Finalism is not, like mechanism, a doctrine with fixed rigid outlines. It admits of as many inflections as we like. The mechanistic philosophy is to be taken or left; it must be left if the least grain of dust, by straying from the path foreseen by mechanics should show the slightest trace of spontaneity. The doctrine of final causes, on the contrary, will never be definitively refuted. If one form of it be put aside, it will take another. Its principle, which is essentially psychological, is very flexible. It is so extensible, and thereby so comprehensive, that one accepts something of it as soon as one rejects pure mechanism (33).

Hutson seems to assume a priori that teleology is false in any real sense. (note: the subject of his book reveals this apparent assumption possibly to be the product of egregious miscommunication on Hutson’s part in the post, though it’s impossible to tell, which I would contend is a fault of the writer, not the reader.) Although there is no empirical way to prove the supposition that teleology is a silly superstition, both he and the scientists he cites interpret the data according to their implicit and ultimately extra-scientific beliefs. It seems to me that a more straightforward interpretation of the data is that the mind is inherently geared towards teleological thinking because the world is in some sense teleological. Wouldn’t a real empiricist, a “radical empiricist” (as James puts it), examine the evidence without any presuppositions as to the nature of the phenomena and conclude that if final causation can’t be conditioned out of “even the most skeptical and well-educated of us” (which are not, as Hutson seems to suggest, identical qualities), perhaps there’s something to final causation after all? As numerous widely respected philosophers demonstrate in different valences, including James, Bergson, and Alfred North Whitehead, the human mind is evolved from and embedded in the cosmos, so it must share something of the underlying cosmic structure. As Richard Tarnas puts it in The Passion of the Western Mind: “The human mind is ultimately the organ of the world’s own process of self-revelation.” How could it be any other way? We are made of the stuff of the universe, and we have the capacity to know ourselves to varying degrees, so it logically follows that we are the universe coming to know itself. To my mind, although this supposition has often been anathema to the scientistic culture of modernity, the burden of proof should lie with those who seek to deny this seemingly obvious and irrefutable fact.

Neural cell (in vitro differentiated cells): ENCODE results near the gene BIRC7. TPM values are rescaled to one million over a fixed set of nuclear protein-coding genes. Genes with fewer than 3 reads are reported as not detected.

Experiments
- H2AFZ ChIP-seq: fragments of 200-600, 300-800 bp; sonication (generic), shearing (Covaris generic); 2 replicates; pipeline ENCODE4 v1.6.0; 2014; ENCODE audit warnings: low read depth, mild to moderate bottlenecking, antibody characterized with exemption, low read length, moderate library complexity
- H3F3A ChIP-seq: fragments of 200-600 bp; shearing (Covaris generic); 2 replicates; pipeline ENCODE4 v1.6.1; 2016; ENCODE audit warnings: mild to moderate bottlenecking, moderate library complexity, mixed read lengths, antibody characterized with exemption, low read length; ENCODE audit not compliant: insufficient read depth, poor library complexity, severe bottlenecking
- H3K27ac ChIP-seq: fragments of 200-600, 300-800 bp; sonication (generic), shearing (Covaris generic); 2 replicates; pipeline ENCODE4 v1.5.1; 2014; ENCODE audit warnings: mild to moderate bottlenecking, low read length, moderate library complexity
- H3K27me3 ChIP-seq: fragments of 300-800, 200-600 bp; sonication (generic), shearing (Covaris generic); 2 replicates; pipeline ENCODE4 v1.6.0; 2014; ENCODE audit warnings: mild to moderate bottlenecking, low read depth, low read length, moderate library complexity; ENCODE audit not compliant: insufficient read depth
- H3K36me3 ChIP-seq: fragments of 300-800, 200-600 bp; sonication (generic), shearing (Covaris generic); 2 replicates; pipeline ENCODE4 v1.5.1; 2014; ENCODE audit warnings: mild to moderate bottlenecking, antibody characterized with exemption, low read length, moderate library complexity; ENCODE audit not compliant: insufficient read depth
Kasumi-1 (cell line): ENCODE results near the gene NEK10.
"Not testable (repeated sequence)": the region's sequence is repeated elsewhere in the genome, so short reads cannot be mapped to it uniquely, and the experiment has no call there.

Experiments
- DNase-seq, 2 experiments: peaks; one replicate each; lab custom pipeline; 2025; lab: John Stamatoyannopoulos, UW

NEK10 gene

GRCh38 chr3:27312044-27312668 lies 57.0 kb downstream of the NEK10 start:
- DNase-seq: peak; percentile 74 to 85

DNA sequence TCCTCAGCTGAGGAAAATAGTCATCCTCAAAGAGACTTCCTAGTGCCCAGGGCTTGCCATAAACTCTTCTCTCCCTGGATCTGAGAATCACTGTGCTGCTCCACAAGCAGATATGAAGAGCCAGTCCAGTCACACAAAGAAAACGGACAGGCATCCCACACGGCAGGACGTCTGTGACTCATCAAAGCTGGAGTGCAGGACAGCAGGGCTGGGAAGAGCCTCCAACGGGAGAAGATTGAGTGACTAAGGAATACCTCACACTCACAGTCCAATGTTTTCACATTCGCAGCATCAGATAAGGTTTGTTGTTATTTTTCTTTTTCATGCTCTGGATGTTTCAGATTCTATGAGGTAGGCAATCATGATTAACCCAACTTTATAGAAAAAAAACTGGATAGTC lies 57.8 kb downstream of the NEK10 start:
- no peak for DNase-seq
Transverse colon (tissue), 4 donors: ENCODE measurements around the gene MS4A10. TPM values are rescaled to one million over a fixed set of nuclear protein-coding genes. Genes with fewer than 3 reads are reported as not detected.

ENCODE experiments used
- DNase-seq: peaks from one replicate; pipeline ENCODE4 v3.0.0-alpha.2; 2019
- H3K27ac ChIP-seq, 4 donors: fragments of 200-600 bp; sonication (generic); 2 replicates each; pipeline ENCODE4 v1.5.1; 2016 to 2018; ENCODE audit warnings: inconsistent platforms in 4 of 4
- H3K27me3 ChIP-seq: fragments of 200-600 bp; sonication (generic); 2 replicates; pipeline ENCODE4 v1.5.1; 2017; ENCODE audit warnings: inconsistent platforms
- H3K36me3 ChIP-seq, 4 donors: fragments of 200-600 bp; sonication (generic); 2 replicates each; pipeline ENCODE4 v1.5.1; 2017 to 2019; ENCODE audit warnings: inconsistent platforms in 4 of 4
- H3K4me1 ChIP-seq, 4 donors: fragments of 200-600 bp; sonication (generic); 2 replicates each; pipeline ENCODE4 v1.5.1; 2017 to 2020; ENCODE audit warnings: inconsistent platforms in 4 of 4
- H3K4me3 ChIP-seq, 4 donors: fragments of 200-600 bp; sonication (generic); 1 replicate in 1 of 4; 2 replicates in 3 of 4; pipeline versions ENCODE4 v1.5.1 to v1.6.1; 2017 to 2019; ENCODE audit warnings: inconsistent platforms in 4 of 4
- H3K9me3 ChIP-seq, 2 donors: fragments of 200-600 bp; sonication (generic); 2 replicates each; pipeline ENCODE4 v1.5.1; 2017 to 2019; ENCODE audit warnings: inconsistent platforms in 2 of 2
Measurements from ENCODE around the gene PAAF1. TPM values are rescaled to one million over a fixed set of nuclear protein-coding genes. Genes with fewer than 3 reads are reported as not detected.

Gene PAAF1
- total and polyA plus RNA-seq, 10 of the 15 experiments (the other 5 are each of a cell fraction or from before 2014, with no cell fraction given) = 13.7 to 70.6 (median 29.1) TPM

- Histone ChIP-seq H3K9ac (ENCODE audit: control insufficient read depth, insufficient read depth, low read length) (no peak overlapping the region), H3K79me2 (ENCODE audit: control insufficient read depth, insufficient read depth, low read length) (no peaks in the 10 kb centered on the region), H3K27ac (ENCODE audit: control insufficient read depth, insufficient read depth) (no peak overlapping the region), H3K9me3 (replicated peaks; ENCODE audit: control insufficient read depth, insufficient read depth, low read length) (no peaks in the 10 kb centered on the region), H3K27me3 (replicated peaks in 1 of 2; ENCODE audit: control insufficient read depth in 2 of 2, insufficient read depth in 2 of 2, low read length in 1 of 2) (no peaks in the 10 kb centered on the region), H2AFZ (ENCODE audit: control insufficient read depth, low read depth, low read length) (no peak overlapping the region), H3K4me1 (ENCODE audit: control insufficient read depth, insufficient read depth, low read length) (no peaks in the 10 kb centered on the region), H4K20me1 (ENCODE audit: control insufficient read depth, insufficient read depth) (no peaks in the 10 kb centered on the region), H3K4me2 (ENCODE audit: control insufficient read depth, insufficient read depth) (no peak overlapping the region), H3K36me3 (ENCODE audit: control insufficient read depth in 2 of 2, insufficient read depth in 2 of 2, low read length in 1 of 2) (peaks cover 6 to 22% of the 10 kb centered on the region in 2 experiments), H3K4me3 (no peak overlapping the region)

Ultimately it seems to me that the only insight Hutson has to offer, at least in his post, is that it’s easy to knock down a straw man because he can’t fight back, a phenomenon that we’ve also seen recently in TED’s censorship of talks by Rupert Sheldrake and Graham Hancock, which I discuss in an earlier post. As I said before, these kinds of hysterical, knee-jerk reactions to anything that contradicts materialist, scientistic dogmas (as Sheldrake puts it) appear to indicate that the old paradigm, like the church fathers who condemned Copernicus and Galileo and insisted the world was flat, is on its last legs, is backed into a corner, and that a new world view that integrates scientific knowledge, partially true within its domain of validity, with other forms of knowledge based on formal and final causation is in the process of emergence. Even if Hutson believes that teleology, though “irrational” and plain wrong, can act as a beneficial placebo effect (though this is far from clear based on his blog post alone), he’s still apparently recycling the same old scientistic platitudes that keep so many of us from engaging in a real dialogue about the nature of reality just as surely as the dogmas of the medieval church.